At least to myself, to admit I am "strong" would mean I'm putting some sort of cap on something that has a limit. It'd be kind of like working on a project for years only to wrap it up with a pathetic "yeah that's good enough". I'd be doing myself a huge disservice in this way because at that point my goals would become measured to receive some sort of ending that doesn't exist.
Just like you can't shut your brain off because you've learned everything there is in the world (or at least you shouldn't), you can't let yourself get convinced you've hit the pinnacle of strength ever.
There's always room for more and that's why I am a STRONG believer in HUMILITY. Humility is what separates the successful competitors from the mediocre. Humility means you know two things as a successful athlete. One you know that if you think you've hit a limit there is always more and two that there's almost always someone out there stronger than you so there's still room to improve.
Vice versa you have the lifter who's a big fish in a small pond. In the comfort of their own little gym they think they're the best because no one else can match them but being the "best" is also the nail in their coffin and the biggest detriment to their strength.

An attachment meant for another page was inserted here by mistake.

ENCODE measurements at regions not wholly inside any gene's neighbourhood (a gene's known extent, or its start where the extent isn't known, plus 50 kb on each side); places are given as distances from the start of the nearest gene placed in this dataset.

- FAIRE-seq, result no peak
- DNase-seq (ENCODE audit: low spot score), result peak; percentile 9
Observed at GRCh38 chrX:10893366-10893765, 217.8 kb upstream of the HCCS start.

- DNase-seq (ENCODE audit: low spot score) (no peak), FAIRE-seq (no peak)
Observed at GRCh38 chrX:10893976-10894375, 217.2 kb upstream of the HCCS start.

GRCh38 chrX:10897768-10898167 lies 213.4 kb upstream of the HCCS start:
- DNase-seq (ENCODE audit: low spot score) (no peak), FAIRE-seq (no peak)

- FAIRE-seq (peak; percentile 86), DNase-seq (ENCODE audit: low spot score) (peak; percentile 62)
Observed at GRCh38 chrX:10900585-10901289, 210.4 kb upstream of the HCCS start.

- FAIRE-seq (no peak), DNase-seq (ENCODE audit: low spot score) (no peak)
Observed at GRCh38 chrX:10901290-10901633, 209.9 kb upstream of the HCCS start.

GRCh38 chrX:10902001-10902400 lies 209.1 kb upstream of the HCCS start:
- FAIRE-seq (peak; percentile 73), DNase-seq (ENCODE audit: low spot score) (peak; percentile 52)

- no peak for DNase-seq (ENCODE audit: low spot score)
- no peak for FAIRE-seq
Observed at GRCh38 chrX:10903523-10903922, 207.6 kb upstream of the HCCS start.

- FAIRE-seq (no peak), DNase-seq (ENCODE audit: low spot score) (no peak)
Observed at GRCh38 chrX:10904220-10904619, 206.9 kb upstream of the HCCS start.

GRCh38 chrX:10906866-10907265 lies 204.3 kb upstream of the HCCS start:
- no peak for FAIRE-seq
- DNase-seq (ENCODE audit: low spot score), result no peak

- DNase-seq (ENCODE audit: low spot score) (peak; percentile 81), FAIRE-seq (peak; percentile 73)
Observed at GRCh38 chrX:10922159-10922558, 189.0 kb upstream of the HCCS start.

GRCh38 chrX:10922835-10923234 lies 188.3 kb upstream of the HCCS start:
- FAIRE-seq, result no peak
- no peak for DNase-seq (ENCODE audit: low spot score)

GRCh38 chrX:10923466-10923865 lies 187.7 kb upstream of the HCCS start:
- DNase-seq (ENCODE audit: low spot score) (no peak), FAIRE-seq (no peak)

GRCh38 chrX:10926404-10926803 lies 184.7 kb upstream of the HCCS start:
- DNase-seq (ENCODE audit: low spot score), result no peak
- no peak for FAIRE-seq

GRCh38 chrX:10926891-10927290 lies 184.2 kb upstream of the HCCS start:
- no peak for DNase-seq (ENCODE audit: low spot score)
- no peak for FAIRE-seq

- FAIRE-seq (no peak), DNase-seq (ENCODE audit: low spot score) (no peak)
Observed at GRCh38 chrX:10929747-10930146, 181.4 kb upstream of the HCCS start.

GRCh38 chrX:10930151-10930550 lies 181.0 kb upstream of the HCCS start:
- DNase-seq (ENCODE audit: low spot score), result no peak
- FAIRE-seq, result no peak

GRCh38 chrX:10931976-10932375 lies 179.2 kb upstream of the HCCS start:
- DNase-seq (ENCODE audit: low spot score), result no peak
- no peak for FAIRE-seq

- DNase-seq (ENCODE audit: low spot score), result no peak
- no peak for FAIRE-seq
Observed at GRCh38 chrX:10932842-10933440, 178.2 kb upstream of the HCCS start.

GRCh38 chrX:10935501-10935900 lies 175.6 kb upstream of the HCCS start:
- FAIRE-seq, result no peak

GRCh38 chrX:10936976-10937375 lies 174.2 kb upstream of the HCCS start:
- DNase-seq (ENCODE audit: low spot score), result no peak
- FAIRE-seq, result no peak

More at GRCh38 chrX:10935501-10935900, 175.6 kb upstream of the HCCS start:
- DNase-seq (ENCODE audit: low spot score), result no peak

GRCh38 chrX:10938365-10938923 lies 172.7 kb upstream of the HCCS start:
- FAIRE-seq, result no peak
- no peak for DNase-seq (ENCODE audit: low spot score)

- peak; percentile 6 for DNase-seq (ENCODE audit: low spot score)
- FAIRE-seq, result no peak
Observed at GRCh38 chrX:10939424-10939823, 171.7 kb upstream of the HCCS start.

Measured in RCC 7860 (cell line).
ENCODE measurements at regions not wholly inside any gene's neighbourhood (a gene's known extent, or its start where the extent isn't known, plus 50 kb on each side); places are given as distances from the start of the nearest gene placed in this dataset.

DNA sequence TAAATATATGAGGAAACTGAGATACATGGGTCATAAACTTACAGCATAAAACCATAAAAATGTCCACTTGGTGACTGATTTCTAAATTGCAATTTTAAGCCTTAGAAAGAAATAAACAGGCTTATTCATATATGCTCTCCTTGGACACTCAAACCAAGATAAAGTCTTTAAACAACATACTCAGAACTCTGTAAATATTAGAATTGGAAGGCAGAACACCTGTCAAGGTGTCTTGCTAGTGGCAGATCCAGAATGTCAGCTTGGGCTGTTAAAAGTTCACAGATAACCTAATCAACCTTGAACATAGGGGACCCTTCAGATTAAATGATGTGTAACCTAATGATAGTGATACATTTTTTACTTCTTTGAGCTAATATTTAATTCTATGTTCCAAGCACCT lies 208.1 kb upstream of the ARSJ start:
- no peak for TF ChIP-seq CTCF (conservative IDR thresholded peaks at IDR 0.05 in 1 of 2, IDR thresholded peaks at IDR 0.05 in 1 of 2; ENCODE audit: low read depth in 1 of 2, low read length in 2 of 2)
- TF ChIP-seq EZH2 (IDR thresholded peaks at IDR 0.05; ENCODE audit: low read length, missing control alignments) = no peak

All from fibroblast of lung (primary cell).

The solution? Opening your mind to seeing what's out there. Actively seek out new opportunities to put yourself outside of your comfort zone. This may mean joining a new gym where you're the smallest person, pairing up with a new training partner who reps out your max, or even just going out to the next local/national meet to watch the lifters.
Some people can be intimidated by this but that's is why I choose to train with people stronger than me. It's a fresh reminder that there's room for me to improve but also a strong motivator showing me that anything is possible if you push your limits. As long as their is someone there to load up the bar and demolish big numbers; I know I'll always make progress.